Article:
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Social media such as blogs, Facebook, Flickr, etc., presents data in a network format rather than classical IID distribution. To address the interdependency among data instances, relational learning has been proposed, and collective inference based on network connectivity is adopted for prediction. However, the connections in social media are often multidimensional. An actor can connect to another actor due to different factors, e.g., alumni, colleagues, living in the same city or sharing similar interest, etc. Collective inference normally does not differentiate these connections. In this work, we propose to extract latent social dimensions based on network information first, and then utilize them as features for discriminative learning. These social dimensions describe different affiliations of social actors hidden in the network, and the subsequent discriminative learning can automatically determine which affiliations are better aligned with the class labels. Such a scheme is preferred when multiple diverse relations are associated with the same network. We conduct extensive experiments on social media data (one from a realworld blog site and the other from a popular content sharing site). Our model outperforms representative relational learning methods based on collective inference, especially when few labeled data are available. The sensitivity of this model and its connection to existing methods are also carefully examined.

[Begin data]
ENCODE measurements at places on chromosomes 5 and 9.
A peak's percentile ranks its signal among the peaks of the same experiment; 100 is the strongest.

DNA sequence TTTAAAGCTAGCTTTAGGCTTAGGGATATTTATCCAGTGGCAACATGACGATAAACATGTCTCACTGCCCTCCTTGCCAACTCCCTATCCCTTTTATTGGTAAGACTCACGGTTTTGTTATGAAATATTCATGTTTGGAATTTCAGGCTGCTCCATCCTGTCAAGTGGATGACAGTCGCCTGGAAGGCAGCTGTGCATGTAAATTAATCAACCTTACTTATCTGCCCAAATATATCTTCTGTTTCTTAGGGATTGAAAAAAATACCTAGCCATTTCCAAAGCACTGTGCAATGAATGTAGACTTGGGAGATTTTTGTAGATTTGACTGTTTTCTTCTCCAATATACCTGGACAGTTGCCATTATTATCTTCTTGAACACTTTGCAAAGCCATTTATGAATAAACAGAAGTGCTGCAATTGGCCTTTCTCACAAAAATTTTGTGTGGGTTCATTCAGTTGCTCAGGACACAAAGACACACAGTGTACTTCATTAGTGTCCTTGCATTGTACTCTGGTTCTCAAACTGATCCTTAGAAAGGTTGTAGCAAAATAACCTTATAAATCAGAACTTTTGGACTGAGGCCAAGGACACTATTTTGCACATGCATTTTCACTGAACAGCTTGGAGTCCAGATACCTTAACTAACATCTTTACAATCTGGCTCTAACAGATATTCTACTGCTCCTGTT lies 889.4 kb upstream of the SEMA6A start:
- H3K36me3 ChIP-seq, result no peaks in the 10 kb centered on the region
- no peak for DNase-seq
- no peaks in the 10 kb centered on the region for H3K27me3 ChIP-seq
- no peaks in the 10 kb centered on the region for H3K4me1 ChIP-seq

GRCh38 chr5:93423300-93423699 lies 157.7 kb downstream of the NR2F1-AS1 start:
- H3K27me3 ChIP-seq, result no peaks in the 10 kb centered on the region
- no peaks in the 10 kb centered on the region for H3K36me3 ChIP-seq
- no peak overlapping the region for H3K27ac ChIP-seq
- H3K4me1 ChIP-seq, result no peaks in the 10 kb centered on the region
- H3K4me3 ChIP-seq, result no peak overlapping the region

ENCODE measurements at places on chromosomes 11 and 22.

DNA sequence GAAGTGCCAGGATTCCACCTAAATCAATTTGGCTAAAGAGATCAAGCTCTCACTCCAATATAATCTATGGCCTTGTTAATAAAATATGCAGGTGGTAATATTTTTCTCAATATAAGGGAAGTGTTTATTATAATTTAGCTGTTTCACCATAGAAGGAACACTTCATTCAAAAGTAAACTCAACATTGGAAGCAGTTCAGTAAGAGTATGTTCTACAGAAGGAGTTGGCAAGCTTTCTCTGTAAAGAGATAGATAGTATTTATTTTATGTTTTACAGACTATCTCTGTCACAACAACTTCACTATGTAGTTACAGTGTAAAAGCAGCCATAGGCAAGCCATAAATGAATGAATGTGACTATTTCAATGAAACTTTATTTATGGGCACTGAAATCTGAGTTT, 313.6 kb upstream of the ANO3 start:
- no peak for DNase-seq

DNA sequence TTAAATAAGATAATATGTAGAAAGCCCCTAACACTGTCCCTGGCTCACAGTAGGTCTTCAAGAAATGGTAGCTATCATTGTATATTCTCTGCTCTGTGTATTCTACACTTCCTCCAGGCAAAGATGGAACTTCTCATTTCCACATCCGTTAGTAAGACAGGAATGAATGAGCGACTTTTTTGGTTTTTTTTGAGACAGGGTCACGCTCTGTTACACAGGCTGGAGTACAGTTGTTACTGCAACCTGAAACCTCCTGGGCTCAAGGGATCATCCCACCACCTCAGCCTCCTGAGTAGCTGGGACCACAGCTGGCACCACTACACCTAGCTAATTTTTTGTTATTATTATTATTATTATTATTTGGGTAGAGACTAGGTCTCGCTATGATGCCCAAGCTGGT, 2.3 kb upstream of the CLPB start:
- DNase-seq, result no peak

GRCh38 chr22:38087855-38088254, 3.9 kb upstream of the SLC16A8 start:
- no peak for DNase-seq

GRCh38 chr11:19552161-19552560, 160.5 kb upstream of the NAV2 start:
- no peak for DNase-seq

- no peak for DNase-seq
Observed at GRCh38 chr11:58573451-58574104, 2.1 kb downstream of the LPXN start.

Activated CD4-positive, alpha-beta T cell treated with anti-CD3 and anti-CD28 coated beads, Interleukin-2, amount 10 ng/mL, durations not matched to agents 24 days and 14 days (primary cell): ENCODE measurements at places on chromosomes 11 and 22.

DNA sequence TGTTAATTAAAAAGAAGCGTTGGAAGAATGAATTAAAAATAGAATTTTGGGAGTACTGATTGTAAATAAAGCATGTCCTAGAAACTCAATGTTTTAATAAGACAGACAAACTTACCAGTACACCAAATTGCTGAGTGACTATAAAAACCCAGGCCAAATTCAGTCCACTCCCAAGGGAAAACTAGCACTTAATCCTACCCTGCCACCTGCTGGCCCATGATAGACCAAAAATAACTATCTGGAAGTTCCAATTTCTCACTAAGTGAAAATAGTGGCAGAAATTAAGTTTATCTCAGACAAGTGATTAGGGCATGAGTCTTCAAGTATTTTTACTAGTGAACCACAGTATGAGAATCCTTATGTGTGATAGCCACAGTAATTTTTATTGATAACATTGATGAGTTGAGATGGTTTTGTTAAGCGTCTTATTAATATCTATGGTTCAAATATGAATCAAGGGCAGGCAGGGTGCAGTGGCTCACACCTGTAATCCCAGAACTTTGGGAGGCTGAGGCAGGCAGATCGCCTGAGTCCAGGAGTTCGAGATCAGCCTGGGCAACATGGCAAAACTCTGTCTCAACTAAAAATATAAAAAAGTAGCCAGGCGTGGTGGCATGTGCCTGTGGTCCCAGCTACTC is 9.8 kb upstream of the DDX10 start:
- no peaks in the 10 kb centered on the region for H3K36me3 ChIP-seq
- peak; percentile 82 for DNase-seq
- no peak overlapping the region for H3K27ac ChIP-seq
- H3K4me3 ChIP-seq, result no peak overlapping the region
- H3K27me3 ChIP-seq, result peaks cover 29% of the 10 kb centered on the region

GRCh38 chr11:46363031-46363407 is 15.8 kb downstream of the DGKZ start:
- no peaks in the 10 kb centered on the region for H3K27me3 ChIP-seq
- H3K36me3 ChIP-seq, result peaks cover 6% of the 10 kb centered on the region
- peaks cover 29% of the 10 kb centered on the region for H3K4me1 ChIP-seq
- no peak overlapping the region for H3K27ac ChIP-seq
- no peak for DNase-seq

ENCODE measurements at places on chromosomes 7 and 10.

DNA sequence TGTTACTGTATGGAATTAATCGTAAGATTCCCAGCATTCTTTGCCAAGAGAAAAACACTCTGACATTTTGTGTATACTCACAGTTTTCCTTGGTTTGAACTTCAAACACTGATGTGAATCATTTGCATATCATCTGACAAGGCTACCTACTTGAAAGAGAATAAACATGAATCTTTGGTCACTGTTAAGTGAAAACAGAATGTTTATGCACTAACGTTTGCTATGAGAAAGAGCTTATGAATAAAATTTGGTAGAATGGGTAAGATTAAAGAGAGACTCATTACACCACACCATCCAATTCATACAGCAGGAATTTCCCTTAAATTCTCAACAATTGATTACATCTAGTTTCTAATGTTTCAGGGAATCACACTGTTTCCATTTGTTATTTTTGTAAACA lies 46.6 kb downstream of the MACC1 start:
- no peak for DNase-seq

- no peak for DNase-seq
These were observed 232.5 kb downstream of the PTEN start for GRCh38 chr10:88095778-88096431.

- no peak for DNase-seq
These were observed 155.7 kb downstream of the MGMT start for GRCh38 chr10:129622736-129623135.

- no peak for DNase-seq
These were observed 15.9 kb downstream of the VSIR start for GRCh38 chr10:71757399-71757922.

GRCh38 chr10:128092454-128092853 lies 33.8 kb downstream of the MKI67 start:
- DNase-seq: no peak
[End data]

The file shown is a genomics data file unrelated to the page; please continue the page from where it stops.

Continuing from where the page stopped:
Leveraging relational autocorrelation with latent group models